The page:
If the West tolerates such a blatant war crime, Mr Assad will feel even freer to use chemical weapons. He had after all stepped across Mr Obama’s “red line” several times by using these weapons on a smaller scale—and found that Mr Obama and his allies blinked. An American threat, especially over WMD, must count for something: it is hard to see how Mr Obama can eat his words without the superpower losing credibility with the likes of Iran and North Korea.

Last month, we learned this:

The U.S. has no evidence to confirm reports from aid groups and others that the Syrian government has used the deadly chemical sarin on its citizens, Defense Secretary Jim Mattis said Friday.

“We have other reports from the battlefield from people who claim it’s been used,” Mattis told reporters at the Pentagon. “We do not have evidence of it.”

He said he was not rebutting the reports.

“We’re looking for evidence of it, since clearly we are dealing with the Assad regime that has used denial and deceit to hide their outlaw actions,” Mattis said.

To my immense shock, the Google search site:economist.com assad mattis for the year 2018 generates no hits. I wonder why not?

At this point, is there a single, solitary reason to believe anything reported by The Economist?

They found his lack of faith disturbing

There is some irony in the fact that China’s ruling party has outlived the Forbes career of Gordan “Collapse” Chang:

When a Chinese company buys a major American magazine, does the publication censor its coverage of China? There is only one example so far, and the results are discouraging. In 2014, a Hong Kong-based investment group called Integrated Whale Media purchased a majority stake in Forbes Media, one of the United States’ best-known media companies. It’s hard to demonstrate causality in such cases. But since that purchase, there have been several instances of editorial meddling on stories involving China that raise questions about Forbes magazine’s commitment to editorial independence.

On Oct. 9, longtime China commentator and Communist Party critic Gordon Chang received an email from Avik S.A. Roy, the opinion editor at Forbes. “Due to a wide-ranging reorganization of Forbes’ content,” Roy wrote, “we are going to be concluding our official relationship with you.” Roy added, “As a result of the organization, the articles you’ve written for us will no longer be stored on the Forbes server nor appear at Forbes.com,” according to the email Chang forwarded to me at my request.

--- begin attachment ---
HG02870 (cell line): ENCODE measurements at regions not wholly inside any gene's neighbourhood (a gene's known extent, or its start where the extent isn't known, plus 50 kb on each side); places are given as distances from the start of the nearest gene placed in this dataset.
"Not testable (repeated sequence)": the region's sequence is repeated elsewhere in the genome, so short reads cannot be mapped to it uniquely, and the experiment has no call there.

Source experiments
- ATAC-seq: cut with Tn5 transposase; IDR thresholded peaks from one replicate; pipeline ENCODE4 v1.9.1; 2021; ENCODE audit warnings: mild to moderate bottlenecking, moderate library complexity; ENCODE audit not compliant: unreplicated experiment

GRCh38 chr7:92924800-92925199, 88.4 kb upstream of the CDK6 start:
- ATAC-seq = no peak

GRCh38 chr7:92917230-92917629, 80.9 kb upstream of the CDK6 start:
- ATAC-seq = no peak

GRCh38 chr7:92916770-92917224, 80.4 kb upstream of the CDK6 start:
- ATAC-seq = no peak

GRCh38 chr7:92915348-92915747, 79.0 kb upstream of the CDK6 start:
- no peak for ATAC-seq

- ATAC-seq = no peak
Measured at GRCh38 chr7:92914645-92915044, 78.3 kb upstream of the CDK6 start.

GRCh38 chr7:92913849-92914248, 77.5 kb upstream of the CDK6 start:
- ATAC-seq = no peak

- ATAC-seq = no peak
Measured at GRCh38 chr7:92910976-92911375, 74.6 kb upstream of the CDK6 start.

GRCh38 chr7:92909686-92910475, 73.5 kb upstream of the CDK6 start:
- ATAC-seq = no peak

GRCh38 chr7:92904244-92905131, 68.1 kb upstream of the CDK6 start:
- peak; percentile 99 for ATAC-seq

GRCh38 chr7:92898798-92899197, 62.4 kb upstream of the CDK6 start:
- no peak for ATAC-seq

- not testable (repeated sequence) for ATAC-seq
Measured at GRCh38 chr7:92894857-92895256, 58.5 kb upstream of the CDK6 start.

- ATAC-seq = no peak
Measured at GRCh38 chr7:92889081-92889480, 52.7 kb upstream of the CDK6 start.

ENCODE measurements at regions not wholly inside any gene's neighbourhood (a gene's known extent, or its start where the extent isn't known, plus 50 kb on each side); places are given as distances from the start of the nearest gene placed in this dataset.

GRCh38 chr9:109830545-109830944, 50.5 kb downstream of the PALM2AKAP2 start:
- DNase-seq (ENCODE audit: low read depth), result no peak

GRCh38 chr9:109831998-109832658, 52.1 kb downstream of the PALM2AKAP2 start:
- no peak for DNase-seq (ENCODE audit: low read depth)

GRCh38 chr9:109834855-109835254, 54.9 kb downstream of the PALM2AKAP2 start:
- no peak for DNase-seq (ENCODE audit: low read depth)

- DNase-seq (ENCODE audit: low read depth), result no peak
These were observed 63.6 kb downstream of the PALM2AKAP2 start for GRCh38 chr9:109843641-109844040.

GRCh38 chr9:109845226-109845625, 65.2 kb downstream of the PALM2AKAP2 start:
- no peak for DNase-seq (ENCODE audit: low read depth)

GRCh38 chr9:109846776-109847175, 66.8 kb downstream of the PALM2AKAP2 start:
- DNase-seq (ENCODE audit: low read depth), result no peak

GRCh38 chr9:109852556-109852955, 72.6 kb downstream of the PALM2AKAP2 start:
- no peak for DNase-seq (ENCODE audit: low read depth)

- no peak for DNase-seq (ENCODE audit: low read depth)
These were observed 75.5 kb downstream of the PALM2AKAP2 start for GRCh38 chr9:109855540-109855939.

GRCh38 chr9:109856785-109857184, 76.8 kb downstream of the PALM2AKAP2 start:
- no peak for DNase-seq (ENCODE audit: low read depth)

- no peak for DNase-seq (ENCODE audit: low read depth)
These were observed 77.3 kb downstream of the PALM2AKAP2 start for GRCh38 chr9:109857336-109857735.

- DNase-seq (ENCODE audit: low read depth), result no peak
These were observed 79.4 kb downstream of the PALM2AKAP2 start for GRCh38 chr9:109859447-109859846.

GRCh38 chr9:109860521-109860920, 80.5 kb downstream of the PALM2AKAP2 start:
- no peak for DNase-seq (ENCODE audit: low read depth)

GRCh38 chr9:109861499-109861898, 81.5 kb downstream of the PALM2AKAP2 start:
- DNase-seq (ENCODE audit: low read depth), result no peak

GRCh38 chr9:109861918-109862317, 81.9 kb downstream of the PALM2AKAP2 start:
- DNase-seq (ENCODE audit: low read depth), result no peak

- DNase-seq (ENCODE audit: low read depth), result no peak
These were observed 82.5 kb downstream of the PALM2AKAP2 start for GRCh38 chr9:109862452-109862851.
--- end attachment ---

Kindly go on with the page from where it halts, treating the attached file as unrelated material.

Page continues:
Avik Roy, instrument of Gordan Chang’s collapse

I, for one, am amused to learn that a company called Integrated Whale Media exists. Regardless, this is a creepy case that may need to be added to our growing “Thought Policing by Remote Control” file (see also here, here and here).

Note the lack of an explanation for why Chang was cut loose and his articles erased (“Due to a wide-ranging reorganization of Forbes’ content” is not an explanation), combined with strong denials that any sort of censorship occurred.

The black box

Woah. Looks like the world’s most populous country may have recently dodged something of a bullet. Allegedly:

A rising Chinese politician who was abruptly removed from office this summer was publicly accused Thursday of trying to seize control of the Communist Party.

The accusation against the politician, Sun Zhengcai, was made by an economic official during a session of the Communist Party congress in Beijing, and gives the most specific detail to date of the charges against Mr. Sun.

Mr. Sun had previously been accused of “grave violations of discipline,” a vague phrase that can include corruption or disloyalty to the party. But the accusation that he had plotted a political overthrow represents a personalization of the allegations: Rather than attempting to undermine the party, he is accused of transgressions against China’s leader, Xi Jinping.

Liu Shiyu, chairman of the China Securities Regulatory Commission, grouped Mr. Sun with a handful of high-level officials who have been toppled in recent years. He called them “figures in important and high places who were both corrupted and contrived to usurp the leadership of the party and seize power.” […]

Mr. Sun had been party secretary of Chongqing, a city of 30 million where he was sent in 2012 to help clean up one of the country’s biggest political scandals, the fall of Mr. Bo and his top deputy, Wang Lijun, who had been police chief there. Mr. Sun was seen as a possible candidate for elevation to the Politburo Standing Committee, at the party congress underway.